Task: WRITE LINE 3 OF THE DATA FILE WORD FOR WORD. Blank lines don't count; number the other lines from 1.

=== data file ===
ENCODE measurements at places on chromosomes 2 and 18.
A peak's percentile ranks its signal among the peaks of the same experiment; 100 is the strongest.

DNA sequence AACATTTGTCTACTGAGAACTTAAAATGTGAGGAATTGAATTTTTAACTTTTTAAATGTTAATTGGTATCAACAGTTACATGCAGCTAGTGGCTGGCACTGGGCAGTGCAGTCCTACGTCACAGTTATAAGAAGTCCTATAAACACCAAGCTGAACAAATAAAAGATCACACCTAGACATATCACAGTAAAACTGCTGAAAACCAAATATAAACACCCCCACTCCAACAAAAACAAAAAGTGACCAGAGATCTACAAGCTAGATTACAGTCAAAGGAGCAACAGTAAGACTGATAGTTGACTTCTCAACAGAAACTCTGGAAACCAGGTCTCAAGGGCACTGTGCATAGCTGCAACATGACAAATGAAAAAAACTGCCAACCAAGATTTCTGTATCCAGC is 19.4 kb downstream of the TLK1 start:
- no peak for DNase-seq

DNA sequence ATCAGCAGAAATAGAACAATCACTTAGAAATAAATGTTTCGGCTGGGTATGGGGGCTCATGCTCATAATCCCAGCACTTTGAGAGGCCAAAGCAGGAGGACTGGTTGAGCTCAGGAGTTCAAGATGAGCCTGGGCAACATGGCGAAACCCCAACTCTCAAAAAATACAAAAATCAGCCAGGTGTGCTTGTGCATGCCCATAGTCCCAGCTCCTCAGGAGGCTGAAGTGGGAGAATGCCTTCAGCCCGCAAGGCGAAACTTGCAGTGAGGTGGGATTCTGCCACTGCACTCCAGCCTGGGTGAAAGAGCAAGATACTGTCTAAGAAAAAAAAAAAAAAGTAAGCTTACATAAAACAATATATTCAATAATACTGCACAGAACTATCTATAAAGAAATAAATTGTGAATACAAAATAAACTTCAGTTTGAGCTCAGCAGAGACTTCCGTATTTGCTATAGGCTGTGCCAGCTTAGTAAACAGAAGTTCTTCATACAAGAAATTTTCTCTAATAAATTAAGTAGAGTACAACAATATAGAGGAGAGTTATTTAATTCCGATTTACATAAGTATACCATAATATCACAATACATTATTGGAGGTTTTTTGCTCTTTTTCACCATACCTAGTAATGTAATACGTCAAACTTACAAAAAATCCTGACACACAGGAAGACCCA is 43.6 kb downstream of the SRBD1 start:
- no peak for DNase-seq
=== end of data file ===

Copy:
DNA sequence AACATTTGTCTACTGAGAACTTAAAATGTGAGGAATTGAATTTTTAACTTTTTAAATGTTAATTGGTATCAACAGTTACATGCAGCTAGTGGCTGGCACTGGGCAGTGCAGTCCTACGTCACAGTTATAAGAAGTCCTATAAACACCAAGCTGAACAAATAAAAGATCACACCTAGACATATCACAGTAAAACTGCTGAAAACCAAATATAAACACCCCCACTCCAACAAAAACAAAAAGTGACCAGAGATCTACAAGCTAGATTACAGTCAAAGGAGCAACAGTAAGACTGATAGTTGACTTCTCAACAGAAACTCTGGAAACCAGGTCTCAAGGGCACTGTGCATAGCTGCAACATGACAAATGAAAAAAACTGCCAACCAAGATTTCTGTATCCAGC is 19.4 kb downstream of the TLK1 start: